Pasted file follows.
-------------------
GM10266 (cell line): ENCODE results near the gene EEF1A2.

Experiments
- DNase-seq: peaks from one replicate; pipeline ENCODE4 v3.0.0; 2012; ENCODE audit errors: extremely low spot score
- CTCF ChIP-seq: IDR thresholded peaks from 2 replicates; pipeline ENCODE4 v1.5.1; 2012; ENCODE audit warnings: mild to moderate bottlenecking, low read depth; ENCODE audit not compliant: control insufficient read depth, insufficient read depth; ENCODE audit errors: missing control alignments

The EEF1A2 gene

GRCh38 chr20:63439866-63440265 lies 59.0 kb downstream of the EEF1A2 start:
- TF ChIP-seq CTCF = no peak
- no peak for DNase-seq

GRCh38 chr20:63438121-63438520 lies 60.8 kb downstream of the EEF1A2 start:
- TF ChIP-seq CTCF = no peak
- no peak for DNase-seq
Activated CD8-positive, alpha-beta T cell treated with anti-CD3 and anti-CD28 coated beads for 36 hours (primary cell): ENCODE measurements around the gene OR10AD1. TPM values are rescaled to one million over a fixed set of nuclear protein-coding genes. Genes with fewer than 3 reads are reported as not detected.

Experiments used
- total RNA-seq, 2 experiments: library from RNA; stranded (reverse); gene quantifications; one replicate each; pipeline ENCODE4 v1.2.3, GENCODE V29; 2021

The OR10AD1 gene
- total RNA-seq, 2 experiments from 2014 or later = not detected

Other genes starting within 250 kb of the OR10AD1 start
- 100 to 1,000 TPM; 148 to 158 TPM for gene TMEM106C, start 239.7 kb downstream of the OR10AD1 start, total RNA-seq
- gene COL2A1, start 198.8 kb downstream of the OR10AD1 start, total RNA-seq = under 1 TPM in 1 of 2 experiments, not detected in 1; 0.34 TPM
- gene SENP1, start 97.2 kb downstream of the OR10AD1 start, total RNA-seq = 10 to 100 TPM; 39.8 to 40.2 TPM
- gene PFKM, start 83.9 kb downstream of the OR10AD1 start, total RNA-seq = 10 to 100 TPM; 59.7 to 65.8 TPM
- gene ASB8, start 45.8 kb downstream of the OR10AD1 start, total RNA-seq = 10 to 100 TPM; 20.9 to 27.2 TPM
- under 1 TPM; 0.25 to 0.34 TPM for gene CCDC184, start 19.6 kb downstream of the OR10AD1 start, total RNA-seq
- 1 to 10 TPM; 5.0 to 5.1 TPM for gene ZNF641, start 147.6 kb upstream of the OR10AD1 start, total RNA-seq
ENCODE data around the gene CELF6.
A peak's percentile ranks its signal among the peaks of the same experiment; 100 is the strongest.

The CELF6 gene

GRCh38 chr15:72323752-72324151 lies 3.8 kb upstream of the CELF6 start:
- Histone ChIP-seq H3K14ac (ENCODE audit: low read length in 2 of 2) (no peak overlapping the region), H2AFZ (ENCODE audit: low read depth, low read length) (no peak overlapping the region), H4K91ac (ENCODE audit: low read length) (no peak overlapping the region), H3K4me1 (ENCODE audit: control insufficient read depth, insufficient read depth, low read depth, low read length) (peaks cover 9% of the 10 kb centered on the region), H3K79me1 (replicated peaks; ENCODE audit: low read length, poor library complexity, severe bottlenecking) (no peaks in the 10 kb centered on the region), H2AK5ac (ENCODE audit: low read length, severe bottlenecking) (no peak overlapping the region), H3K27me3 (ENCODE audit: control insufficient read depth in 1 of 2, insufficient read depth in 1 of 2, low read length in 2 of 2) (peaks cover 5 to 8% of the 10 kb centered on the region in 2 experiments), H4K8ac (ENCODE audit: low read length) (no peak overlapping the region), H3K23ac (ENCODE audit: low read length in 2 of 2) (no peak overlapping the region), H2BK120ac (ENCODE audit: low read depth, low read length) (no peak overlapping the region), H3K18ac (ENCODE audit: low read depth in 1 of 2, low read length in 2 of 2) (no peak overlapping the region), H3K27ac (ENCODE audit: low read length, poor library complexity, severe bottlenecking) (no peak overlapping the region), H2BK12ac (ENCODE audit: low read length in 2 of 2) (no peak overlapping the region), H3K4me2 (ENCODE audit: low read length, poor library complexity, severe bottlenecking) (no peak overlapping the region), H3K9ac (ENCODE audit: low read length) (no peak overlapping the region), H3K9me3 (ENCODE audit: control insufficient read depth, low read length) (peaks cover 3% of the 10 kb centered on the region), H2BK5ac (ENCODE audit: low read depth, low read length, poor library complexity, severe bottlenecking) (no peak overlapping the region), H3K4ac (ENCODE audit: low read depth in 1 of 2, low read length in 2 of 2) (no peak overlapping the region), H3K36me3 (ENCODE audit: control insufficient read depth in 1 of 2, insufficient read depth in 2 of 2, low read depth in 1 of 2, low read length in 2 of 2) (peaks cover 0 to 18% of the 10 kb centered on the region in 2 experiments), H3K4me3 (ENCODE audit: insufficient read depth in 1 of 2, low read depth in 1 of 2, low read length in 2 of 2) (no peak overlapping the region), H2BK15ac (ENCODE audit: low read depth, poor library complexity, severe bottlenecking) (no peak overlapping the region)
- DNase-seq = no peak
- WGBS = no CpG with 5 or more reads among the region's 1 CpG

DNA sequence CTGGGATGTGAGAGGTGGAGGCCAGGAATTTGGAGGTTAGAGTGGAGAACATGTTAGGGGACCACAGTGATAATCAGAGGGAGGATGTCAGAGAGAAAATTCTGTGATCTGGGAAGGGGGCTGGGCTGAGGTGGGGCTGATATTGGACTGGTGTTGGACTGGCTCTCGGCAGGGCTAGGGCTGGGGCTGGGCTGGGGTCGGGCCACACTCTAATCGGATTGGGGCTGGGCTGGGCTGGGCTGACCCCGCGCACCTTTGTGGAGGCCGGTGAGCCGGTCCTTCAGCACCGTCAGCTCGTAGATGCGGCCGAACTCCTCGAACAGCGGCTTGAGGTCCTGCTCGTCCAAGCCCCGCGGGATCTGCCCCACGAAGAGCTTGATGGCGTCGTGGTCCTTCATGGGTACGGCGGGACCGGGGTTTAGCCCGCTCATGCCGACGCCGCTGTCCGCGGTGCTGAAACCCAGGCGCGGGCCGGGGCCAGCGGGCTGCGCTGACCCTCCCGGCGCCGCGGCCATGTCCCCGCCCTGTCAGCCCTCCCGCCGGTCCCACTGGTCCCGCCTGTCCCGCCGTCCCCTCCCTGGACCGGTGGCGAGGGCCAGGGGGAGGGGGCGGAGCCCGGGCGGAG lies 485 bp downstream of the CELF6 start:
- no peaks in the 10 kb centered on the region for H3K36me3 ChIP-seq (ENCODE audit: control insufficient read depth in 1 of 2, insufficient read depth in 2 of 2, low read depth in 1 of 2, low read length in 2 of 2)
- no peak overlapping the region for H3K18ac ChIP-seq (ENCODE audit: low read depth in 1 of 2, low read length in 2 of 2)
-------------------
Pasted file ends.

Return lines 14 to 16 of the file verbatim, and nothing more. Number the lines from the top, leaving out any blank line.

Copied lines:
- total RNA-seq, 2 experiments: library from RNA; stranded (reverse); gene quantifications; one replicate each; pipeline ENCODE4 v1.2.3, GENCODE V29; 2021

The OR10AD1 gene
- total RNA-seq, 2 experiments from 2014 or later = not detected